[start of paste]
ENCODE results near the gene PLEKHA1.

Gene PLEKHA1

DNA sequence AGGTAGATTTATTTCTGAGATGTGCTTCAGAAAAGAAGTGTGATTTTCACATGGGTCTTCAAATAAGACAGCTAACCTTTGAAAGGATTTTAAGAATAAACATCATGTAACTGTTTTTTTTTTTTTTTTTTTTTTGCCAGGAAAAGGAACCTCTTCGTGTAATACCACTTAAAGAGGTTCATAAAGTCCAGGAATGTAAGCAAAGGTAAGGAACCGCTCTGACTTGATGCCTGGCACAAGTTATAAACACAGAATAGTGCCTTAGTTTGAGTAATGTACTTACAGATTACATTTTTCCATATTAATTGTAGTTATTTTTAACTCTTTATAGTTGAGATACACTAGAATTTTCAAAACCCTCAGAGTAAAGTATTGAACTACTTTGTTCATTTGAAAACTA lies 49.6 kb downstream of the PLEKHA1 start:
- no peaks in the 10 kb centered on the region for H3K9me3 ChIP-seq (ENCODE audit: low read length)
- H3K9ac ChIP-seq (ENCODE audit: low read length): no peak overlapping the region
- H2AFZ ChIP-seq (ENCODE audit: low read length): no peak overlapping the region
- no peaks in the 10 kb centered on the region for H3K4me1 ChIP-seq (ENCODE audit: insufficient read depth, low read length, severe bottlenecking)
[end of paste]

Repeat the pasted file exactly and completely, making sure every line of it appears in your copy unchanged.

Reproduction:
ENCODE results near the gene PLEKHA1.

Gene PLEKHA1

DNA sequence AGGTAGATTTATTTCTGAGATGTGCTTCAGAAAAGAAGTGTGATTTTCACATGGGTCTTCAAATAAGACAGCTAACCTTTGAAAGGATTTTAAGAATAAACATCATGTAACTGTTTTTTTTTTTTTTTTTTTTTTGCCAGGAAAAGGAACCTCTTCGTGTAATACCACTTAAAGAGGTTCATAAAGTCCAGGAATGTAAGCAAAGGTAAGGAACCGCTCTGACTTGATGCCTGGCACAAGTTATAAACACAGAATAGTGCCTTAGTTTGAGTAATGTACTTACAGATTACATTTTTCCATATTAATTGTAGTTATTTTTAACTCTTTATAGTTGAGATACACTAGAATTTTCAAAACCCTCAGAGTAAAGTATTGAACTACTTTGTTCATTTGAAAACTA lies 49.6 kb downstream of the PLEKHA1 start:
- no peaks in the 10 kb centered on the region for H3K9me3 ChIP-seq (ENCODE audit: low read length)
- H3K9ac ChIP-seq (ENCODE audit: low read length): no peak overlapping the region
- H2AFZ ChIP-seq (ENCODE audit: low read length): no peak overlapping the region
- no peaks in the 10 kb centered on the region for H3K4me1 ChIP-seq (ENCODE audit: insufficient read depth, low read length, severe bottlenecking)